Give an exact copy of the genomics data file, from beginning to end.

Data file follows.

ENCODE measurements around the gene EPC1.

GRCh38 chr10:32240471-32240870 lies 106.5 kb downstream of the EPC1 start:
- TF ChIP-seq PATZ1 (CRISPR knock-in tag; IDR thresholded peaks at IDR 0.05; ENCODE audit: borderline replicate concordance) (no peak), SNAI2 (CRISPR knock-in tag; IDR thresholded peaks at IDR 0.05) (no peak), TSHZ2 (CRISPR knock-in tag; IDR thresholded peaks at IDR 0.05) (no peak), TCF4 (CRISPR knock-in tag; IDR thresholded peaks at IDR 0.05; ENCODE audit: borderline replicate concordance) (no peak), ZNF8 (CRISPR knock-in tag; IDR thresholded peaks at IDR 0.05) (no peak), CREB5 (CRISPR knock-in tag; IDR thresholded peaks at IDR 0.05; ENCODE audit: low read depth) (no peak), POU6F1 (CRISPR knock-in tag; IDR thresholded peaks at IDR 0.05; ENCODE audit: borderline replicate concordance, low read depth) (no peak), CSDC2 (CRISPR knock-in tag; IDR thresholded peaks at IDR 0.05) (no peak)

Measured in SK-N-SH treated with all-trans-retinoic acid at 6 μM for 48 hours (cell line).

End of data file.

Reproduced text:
ENCODE measurements around the gene EPC1.

GRCh38 chr10:32240471-32240870 lies 106.5 kb downstream of the EPC1 start:
- TF ChIP-seq PATZ1 (CRISPR knock-in tag; IDR thresholded peaks at IDR 0.05; ENCODE audit: borderline replicate concordance) (no peak), SNAI2 (CRISPR knock-in tag; IDR thresholded peaks at IDR 0.05) (no peak), TSHZ2 (CRISPR knock-in tag; IDR thresholded peaks at IDR 0.05) (no peak), TCF4 (CRISPR knock-in tag; IDR thresholded peaks at IDR 0.05; ENCODE audit: borderline replicate concordance) (no peak), ZNF8 (CRISPR knock-in tag; IDR thresholded peaks at IDR 0.05) (no peak), CREB5 (CRISPR knock-in tag; IDR thresholded peaks at IDR 0.05; ENCODE audit: low read depth) (no peak), POU6F1 (CRISPR knock-in tag; IDR thresholded peaks at IDR 0.05; ENCODE audit: borderline replicate concordance, low read depth) (no peak), CSDC2 (CRISPR knock-in tag; IDR thresholded peaks at IDR 0.05) (no peak)

Measured in SK-N-SH treated with all-trans-retinoic acid at 6 μM for 48 hours (cell line).